About The School Project
In 2013, Chicago Public Schools announced that an unprecedented 49 neighborhood schools would be permanently closed.
A team of documentary filmmakers began following affected families and educators, policymakers, and advocates as the closures unfolded — and their stories became a jumping-off point for exploring so many urgent questions facing public education today. The School Project uses an interactive map, documentary video, news coverage, and conversation to deepen our understanding of how these issues are unfolding across Chicago. Dive in, and add your voice to help strengthen public education in America.
The project includes six 10-minute documentary shorts on a variety of public education topics that rolled out during the 2014-2015 school year.
October 28, 2014: Chicago Schools - The Worst in the Nation?
This segment will address Chicago’s grassroots, education reform efforts of the late 1980s, which were already building at the time then-U.S. Secretary of Education William Bennett bestowed the notorious “worst in the nation” title on the city’s schools. The segment will also explore why the phrase has been re-quoted for three decades, and what the city can do to get rid of that title for good.
January 22nd: Chicago's School Closings
On May 22, 2013 the Chicago Public Schools (CPS) announced that 50 schools would be permanently closed making it the largest school closings in American history. We follow the story of one family who is affected by the school closings and must navigate their way through the process, while exploring some of the key events surrounding the closures and examines the larger implications of this policy, in the context of the last decade, featuring the voices of Terry Mazany, Andrea Zopp, Jitu Brown, Wendy Katten, David Vitale, Stephanie Farmer, and Karen Lewis, among others.
March 5, 2015: The Impact of School Discipline Policies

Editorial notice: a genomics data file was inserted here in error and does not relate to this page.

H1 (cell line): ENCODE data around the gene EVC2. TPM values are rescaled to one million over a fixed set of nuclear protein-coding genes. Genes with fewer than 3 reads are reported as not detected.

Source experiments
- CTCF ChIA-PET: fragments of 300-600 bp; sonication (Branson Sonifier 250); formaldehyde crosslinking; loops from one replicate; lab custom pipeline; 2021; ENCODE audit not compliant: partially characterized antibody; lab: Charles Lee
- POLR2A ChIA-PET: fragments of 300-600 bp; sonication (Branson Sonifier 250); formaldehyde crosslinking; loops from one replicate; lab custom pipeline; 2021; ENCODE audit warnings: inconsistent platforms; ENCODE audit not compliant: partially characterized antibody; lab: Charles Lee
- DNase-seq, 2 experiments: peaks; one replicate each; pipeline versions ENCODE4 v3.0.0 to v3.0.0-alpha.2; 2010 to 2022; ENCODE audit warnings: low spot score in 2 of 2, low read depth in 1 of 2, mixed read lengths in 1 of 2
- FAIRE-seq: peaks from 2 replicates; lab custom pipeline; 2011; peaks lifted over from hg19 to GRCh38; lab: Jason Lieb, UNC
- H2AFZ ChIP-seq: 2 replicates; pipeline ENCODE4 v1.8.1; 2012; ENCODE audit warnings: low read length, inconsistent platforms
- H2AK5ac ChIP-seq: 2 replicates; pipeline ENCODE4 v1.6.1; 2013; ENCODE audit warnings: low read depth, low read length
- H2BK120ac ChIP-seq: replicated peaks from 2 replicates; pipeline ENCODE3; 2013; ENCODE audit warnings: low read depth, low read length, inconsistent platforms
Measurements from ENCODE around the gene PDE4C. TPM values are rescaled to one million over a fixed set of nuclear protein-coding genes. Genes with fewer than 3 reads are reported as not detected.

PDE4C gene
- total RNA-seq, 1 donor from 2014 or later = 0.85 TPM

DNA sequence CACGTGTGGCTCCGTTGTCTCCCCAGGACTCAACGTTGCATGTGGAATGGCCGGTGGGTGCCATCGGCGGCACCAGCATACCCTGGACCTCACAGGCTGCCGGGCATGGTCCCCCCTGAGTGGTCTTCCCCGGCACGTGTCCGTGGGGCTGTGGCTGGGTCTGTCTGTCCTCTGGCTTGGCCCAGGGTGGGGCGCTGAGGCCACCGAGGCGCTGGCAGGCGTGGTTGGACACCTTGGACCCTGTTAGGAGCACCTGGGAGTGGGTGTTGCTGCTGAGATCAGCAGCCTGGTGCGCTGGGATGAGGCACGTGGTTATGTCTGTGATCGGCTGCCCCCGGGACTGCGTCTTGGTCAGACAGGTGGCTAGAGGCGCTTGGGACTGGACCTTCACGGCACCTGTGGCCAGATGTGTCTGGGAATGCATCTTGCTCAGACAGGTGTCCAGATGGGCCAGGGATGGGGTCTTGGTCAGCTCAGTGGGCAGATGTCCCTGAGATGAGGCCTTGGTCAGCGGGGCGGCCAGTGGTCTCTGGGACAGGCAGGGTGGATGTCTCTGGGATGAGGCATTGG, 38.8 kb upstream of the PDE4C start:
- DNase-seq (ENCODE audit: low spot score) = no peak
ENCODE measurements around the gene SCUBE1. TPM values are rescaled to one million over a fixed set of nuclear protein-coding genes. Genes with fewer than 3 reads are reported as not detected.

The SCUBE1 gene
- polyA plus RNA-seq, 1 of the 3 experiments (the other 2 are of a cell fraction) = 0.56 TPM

Young documentary filmmakers from Free Spirit Media are exploring the impacts of discipline policies on students, school communities, and society. Historically, excessively punitive policies have served to push allegedly disruptive students out of class and school, and have fueled the school to prison pipeline (a term that illustrates the severity of the issues). This piece examines the movement toward more youth-centered, restorative justice practices, which began as a grass-roots effort and have subsequently been adopted to district leadership.
March 31, 2015: Testing Season
5pm at the Chicago Cultural Center
Last year the CPS "testing season" was dramatic, with a record number of parents opting out of the soon to be discarded ISAT. Teachers at two schools refused to administer the test, resulting in CPS issuing threats of disciplinary action. This year the opt-out movement is focusing its efforts on "parking the PARCC"; delaying the implementation of the new state test. The concerns about the roll out of this new test are so widespread that even CPS CEO Barbara Byrd Bennett has requested a waiver from the state, which was denied. Jumping off from the Opt Out movement, this segment looks at the history, philosophical underpinning, implementation and costs of standardized testing.
April 25, 2015: UnChartered Territory with WTTW
2pm at the Chicago Cultural Center
Over the past few years charter schools have proliferated across Chicago and the nation. But surprisingly few people know exactly what a charter school is and where the concept came from. In this segment we’ll explore the unlikely history of charters and then talk to a variety of proponents and critics of the charter movement. We’ll examine issues such as the growing trend toward privatization of public schools, the idea of ‘choice’ and how it affects the system, and the role of innovation in charter schools.
May 21st, 2015: Teaching
Part of a Catalyst Chicago Critical Conversation town-hall forum on the “The High School Challenge."
Many methodologies and teaching philosophies came out of the effective schools movement of the 80s and 90s. Since then, teachers, students, parents, administrators and community members have been working at the local level to improve Chicago schools using the research, knowledge, resources and infrastructure that already exists, while a centralized system has repeatedly instituted new, cutting-edge reforms that don’t always work. This segment of The School Project explores one model that has quietly been getting results year after year. Catalyst’s “Critical Conversation” will look at challenges and opportunities for high school reform, with attention to equity, resources, expertise, diversity and impact on special education.
You can also learn more and share your story about education in Chicago at our "School Stories" page here.
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Bob Hercules and Gordon Quinn
Danny Alpert and Jon Siskel
Paris Brown, Skyler Dees, Rachel Dickson, Jackie Gonzalez, Bob Hercules, Greg Jacobs, Jeff McCarter, Rachel Pikelny, Gordon Quinn, Chad Rispalje, and Melissa Sterne
Post Production Supervisor and Editor
Online Outreach Director
Directors of Photography
Ines Sommer, Mike Swanson, Keith Walker